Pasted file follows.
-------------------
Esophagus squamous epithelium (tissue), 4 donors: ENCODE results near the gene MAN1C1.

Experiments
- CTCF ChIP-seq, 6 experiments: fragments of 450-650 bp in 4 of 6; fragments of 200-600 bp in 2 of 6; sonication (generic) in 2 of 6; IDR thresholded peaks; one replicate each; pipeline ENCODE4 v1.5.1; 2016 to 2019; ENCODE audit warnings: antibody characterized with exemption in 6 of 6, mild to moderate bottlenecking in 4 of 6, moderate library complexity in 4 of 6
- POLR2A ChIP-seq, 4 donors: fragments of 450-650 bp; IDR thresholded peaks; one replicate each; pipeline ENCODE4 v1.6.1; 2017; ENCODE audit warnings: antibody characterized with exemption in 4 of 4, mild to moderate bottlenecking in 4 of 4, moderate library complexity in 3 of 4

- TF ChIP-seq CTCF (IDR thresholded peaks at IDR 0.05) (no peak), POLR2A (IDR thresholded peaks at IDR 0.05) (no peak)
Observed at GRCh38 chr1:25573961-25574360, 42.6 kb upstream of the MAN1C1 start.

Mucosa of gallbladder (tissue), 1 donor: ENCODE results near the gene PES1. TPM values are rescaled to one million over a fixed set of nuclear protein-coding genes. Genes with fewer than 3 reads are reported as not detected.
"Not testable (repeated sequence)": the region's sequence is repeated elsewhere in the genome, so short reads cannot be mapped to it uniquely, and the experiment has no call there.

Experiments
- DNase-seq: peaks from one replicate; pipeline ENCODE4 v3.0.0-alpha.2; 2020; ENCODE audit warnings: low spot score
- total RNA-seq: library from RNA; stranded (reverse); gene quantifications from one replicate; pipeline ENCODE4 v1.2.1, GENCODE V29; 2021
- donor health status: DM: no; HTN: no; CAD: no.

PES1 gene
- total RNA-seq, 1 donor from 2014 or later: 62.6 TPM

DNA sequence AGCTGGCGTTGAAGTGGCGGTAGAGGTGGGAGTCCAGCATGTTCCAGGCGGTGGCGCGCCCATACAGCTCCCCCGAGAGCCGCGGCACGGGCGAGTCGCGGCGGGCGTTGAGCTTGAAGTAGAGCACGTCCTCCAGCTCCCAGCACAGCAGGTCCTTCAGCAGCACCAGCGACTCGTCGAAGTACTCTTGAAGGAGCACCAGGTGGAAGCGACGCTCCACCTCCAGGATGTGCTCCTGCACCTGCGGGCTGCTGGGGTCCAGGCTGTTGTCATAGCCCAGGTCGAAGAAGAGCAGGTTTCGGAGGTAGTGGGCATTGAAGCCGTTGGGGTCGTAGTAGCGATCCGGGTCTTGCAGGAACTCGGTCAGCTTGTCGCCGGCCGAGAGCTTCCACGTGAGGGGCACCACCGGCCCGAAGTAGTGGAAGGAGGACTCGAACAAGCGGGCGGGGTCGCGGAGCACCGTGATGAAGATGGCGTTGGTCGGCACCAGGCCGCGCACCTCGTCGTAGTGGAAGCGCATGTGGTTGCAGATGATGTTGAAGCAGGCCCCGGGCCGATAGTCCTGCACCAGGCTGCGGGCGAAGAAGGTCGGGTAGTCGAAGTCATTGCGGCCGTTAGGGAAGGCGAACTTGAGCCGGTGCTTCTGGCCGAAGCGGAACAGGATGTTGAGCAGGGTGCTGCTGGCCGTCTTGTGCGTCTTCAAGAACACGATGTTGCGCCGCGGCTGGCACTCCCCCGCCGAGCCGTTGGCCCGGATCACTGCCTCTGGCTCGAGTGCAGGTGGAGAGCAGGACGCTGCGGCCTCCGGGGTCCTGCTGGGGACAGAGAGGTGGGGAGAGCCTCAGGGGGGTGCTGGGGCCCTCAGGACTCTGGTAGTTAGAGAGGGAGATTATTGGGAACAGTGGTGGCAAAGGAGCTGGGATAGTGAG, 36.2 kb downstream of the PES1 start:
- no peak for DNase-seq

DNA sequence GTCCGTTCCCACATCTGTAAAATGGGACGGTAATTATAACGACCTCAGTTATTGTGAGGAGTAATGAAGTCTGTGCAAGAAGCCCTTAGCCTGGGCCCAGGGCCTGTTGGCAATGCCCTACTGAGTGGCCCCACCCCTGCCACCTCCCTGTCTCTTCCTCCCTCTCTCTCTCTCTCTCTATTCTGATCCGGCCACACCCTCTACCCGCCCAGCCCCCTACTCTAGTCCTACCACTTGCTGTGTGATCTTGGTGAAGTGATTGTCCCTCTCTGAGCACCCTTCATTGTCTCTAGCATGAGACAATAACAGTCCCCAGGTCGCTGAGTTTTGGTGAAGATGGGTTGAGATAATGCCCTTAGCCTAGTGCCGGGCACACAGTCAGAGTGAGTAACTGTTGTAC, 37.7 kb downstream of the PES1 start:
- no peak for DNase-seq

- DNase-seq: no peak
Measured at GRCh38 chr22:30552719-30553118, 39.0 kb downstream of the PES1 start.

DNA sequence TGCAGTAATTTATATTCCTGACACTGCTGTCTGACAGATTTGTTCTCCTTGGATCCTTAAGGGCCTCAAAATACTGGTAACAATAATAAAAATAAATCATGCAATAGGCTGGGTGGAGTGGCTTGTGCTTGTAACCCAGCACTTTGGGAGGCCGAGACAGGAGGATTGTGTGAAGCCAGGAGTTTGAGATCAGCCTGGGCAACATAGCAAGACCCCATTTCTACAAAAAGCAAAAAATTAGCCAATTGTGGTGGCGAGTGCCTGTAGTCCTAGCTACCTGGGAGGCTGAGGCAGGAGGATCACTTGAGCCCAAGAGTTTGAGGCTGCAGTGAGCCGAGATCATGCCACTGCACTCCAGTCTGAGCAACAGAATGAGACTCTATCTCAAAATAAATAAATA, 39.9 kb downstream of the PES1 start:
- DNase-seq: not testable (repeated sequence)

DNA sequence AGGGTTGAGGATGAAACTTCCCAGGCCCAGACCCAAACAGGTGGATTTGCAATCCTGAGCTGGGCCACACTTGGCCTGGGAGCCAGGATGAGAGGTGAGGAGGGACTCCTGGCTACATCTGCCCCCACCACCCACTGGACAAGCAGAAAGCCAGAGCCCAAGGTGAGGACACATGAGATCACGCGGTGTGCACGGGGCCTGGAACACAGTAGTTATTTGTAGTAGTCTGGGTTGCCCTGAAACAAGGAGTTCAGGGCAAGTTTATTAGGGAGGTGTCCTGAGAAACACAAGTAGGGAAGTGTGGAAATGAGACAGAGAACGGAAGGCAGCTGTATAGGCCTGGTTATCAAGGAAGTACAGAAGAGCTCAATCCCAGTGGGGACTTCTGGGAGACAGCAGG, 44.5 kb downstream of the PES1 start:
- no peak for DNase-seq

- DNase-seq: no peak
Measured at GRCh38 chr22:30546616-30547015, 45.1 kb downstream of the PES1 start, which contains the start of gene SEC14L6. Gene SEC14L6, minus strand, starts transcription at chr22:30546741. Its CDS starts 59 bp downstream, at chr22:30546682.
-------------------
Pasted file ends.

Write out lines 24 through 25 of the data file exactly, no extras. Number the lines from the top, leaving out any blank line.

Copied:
- no peak for DNase-seq

- DNase-seq: no peak